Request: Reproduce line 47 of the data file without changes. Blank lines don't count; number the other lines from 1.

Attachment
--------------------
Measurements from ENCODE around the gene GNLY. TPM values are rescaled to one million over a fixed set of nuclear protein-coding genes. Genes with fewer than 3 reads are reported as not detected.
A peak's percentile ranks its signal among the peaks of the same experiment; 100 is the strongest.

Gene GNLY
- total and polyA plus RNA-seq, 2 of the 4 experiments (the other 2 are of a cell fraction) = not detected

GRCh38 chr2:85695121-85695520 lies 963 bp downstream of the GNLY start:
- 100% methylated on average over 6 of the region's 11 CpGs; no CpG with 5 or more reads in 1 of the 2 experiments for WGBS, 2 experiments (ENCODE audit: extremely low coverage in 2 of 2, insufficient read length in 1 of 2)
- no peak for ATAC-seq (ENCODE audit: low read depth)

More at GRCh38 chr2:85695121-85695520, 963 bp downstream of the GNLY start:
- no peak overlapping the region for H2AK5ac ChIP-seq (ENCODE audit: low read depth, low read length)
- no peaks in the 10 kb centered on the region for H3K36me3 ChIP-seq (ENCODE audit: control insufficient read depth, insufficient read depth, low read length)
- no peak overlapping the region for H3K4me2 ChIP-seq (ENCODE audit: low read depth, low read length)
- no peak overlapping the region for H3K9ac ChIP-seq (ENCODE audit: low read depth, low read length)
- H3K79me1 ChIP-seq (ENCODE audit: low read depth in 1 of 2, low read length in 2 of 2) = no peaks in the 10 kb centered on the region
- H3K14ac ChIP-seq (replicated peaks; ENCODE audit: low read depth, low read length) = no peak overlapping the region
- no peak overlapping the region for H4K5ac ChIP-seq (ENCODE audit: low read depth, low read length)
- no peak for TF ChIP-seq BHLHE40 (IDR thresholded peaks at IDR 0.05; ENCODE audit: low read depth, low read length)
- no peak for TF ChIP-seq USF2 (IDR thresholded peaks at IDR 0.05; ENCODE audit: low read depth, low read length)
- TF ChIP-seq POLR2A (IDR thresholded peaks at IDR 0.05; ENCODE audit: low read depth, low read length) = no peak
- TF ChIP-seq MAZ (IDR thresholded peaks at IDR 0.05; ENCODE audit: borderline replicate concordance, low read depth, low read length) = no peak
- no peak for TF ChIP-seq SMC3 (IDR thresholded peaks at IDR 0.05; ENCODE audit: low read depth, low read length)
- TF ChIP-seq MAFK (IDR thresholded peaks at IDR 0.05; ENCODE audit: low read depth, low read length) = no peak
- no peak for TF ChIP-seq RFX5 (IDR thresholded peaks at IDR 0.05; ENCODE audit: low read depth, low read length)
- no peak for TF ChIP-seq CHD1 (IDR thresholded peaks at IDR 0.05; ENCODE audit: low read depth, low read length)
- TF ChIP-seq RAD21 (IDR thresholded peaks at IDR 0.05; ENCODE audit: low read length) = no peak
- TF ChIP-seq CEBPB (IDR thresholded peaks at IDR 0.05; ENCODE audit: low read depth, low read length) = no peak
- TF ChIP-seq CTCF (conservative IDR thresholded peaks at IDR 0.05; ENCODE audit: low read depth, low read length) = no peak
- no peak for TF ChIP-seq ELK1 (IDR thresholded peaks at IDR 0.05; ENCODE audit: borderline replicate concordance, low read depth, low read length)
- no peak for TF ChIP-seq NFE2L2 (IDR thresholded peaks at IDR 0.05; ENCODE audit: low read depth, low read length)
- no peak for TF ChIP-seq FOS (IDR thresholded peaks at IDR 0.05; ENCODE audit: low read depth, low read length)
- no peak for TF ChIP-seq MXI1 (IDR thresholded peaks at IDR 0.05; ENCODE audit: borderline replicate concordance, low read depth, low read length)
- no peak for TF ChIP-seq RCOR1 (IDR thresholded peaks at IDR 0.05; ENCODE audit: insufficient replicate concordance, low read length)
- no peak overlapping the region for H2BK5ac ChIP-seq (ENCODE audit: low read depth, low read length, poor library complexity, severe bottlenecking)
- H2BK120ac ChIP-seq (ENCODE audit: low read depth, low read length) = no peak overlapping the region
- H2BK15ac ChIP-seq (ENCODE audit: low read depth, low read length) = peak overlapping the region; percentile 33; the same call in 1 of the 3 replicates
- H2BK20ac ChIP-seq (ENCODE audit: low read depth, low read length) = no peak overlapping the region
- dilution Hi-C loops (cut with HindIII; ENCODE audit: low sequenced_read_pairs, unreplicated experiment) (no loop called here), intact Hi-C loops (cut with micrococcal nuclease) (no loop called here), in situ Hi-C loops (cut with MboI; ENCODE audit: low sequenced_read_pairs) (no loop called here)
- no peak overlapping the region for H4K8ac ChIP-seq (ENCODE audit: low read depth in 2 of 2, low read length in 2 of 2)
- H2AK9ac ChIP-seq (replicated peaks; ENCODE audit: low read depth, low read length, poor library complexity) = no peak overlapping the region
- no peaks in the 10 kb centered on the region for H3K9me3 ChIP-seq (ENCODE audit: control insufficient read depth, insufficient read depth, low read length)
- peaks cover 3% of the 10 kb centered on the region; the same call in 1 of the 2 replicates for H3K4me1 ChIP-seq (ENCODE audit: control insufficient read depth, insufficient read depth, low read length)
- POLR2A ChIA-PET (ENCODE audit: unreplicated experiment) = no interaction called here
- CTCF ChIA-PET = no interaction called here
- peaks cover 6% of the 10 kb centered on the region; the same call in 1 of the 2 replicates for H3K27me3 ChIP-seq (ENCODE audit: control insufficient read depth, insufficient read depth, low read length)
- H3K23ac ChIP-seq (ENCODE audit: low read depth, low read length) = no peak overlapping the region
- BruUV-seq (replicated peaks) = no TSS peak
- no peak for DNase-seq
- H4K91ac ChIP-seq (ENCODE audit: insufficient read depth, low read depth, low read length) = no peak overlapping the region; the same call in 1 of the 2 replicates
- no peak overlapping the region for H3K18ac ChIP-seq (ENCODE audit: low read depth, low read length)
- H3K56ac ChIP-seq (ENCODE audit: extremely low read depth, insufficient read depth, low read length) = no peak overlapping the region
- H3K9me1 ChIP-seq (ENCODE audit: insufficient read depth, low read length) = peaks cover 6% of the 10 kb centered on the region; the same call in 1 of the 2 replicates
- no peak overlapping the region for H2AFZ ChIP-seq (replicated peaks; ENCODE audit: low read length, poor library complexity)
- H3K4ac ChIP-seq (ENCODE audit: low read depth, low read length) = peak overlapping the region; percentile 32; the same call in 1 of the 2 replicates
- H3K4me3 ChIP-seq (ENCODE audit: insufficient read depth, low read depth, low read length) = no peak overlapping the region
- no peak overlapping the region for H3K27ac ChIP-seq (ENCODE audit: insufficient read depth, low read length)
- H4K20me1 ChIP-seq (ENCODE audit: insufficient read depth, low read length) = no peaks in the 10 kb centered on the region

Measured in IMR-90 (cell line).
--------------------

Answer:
- H4K91ac ChIP-seq (ENCODE audit: insufficient read depth, low read depth, low read length) = no peak overlapping the region; the same call in 1 of the 2 replicates